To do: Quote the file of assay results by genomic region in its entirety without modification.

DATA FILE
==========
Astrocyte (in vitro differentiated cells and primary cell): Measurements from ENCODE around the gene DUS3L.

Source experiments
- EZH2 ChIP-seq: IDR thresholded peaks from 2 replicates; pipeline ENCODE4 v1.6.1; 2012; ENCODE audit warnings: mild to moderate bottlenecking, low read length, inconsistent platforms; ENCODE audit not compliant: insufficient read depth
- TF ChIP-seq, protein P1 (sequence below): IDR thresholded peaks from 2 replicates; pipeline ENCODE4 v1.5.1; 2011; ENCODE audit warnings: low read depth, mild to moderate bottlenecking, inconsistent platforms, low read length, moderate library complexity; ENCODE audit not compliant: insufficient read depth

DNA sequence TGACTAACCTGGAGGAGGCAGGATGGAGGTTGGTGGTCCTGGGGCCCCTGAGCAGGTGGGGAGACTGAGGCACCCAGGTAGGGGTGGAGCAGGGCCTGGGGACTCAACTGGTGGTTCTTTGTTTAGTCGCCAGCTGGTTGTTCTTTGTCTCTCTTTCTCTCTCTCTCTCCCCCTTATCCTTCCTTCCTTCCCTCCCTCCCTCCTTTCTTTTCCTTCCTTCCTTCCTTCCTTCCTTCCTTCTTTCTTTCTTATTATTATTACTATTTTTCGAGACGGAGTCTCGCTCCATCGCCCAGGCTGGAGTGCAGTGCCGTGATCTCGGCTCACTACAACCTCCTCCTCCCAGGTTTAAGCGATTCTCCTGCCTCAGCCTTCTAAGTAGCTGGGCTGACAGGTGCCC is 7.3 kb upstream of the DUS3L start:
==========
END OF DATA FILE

Astrocyte (in vitro differentiated cells and primary cell): Measurements from ENCODE around the gene DUS3L.

Source experiments
- EZH2 ChIP-seq: IDR thresholded peaks from 2 replicates; pipeline ENCODE4 v1.6.1; 2012; ENCODE audit warnings: mild to moderate bottlenecking, low read length, inconsistent platforms; ENCODE audit not compliant: insufficient read depth
- TF ChIP-seq, protein P1 (sequence below): IDR thresholded peaks from 2 replicates; pipeline ENCODE4 v1.5.1; 2011; ENCODE audit warnings: low read depth, mild to moderate bottlenecking, inconsistent platforms, low read length, moderate library complexity; ENCODE audit not compliant: insufficient read depth

DNA sequence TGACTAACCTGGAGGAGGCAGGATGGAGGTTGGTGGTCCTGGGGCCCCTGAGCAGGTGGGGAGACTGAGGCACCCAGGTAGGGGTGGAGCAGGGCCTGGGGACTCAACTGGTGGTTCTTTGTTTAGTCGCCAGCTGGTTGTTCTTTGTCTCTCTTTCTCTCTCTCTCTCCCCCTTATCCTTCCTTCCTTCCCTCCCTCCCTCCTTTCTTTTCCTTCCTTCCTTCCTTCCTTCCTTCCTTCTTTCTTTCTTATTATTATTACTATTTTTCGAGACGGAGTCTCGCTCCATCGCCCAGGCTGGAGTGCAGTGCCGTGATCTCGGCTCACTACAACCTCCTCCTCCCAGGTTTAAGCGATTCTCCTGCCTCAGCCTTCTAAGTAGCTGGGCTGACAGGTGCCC is 7.3 kb upstream of the DUS3L start: